3

If you grind off the tip you'll want to use a guide block to make sure the bit doesn't wander when you're starting the hole. To make a guide block just drill a hole the same size through another piece of wood and line it up with where you want your hole to be. Clamp it to the work piece and your drill bit won't wander. This is also useful if you want to ...


2

A "typical" design for forstner bits is one where the brad point is no deeper than (and often even with) the cutting edges, which means they are suitable for creating flat-bottom holes or insets. That is, the point on many traditional forstner bits should be no longer than the cutting edges. Removing the point will cause it to wander unless you are really ...


2

A forstner bit may have a shorter point, but for such a small diameter, it's not a certainty. It's likely from your description that you're using a hand drill, which makes precision holes just a bit more difficult than a drill press. It could be considered heresy but I will occasionally use a milling bit in my milling machine to create a flat bottom hole in ...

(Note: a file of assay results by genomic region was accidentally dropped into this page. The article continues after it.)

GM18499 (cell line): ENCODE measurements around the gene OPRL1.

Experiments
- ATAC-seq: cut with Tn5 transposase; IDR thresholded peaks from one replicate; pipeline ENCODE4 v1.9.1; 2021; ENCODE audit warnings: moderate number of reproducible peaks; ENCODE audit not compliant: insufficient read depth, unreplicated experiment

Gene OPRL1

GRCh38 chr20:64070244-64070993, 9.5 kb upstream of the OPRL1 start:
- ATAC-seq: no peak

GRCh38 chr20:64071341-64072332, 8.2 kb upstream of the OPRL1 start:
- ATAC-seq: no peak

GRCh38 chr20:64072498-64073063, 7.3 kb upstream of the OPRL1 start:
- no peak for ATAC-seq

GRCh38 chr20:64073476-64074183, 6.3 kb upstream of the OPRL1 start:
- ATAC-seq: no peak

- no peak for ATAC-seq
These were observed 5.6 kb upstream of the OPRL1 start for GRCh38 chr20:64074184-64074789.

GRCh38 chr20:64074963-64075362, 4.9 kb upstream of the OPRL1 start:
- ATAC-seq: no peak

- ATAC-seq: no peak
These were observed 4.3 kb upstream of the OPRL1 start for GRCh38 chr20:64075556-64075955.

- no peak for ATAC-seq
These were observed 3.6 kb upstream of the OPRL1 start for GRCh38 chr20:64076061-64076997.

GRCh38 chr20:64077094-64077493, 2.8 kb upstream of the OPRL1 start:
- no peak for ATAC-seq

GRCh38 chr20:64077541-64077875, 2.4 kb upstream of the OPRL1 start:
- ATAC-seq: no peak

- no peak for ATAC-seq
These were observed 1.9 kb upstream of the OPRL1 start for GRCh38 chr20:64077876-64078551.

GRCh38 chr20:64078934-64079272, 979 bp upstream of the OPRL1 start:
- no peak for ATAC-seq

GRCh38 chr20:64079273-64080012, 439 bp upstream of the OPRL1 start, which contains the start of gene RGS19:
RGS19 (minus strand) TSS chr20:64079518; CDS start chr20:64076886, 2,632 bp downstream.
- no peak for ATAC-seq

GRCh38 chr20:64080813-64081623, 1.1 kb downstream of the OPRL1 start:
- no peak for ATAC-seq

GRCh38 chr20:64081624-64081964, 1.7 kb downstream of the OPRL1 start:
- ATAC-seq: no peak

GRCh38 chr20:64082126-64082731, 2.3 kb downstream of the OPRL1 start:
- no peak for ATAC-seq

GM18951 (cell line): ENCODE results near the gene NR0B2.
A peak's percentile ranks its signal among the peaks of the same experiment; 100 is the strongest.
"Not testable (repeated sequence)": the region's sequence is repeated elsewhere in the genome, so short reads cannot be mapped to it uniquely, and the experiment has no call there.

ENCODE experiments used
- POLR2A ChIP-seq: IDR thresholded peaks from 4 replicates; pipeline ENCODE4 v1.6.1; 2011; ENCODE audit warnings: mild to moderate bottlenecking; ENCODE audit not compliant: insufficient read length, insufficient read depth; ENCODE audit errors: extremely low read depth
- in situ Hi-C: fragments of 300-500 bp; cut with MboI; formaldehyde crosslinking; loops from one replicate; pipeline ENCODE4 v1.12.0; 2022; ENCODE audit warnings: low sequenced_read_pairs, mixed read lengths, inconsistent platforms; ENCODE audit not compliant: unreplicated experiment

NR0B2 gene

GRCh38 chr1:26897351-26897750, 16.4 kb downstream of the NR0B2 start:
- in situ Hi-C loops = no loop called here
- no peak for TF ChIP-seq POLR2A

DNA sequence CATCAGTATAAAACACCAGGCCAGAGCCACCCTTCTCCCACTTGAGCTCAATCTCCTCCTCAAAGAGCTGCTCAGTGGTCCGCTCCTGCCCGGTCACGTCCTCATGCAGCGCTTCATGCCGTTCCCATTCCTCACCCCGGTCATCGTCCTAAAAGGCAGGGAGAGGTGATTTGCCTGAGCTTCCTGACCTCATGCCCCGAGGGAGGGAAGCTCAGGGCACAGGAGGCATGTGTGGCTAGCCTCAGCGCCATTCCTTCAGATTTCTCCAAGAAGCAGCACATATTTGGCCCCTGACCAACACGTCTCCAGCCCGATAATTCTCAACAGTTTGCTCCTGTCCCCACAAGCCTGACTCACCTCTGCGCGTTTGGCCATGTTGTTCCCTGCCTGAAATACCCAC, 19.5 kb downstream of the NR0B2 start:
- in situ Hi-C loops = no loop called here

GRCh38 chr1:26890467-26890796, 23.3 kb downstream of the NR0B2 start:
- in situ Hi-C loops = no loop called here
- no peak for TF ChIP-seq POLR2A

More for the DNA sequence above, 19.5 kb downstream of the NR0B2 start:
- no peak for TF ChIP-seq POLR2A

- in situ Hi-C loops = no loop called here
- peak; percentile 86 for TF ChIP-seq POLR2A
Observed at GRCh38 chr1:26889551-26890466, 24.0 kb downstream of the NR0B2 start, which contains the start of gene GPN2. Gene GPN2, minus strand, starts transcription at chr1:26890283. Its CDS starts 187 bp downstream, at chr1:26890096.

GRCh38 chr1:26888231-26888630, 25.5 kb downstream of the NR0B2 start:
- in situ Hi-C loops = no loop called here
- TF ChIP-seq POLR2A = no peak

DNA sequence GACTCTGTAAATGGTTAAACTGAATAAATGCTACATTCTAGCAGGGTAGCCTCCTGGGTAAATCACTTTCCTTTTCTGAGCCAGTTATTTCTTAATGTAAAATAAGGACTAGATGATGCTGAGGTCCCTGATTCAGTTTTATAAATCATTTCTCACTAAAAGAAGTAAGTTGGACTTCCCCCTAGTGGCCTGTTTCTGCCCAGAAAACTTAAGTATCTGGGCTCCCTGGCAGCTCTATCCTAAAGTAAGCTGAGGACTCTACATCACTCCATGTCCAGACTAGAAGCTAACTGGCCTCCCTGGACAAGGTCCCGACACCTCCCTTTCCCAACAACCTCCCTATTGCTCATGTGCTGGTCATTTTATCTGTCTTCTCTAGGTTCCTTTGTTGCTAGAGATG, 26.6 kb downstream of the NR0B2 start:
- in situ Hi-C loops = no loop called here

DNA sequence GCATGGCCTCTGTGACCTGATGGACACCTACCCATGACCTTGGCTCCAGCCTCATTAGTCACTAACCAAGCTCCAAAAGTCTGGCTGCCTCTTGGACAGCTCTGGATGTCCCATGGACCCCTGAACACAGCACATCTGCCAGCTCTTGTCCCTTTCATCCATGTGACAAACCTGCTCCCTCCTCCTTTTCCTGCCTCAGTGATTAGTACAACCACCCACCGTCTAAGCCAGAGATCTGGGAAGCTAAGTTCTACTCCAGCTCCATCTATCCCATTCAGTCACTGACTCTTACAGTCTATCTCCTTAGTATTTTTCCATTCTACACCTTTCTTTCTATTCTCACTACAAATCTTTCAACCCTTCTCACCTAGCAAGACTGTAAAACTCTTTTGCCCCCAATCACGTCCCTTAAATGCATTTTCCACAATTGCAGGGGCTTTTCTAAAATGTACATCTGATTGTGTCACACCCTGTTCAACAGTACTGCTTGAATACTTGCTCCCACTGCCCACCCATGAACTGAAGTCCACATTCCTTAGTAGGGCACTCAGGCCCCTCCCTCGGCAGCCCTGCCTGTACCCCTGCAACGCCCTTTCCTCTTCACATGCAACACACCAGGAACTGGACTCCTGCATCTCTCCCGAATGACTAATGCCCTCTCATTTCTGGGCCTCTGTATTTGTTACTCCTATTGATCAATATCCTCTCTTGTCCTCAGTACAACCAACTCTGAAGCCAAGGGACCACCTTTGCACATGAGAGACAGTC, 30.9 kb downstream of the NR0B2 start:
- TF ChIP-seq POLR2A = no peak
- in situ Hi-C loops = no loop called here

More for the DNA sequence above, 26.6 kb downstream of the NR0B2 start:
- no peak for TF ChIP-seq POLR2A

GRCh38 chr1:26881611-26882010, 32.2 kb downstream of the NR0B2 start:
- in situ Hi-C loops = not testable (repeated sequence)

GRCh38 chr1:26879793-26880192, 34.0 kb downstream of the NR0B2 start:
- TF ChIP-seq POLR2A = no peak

1

It sounds as if drilling the holes for the screws as well as making the screws work at all, may be more effort for you than it's worth. You definitely aren't going to make this work by buying a router bit for your drill. You said you thought glue might be strong enough (and many types would be extremely strong) but you're worried about possible future ...


1

I believe the reason for a non round countersink is the number of flutes/blades on the bit. With an odd number, if you can imagine it, a blade on one side is cutting whilst there is no cutting blade on the opposite side and therefore no even support for the bit. This will cause the bit to wander according to the amount of support it is receiving. I ...


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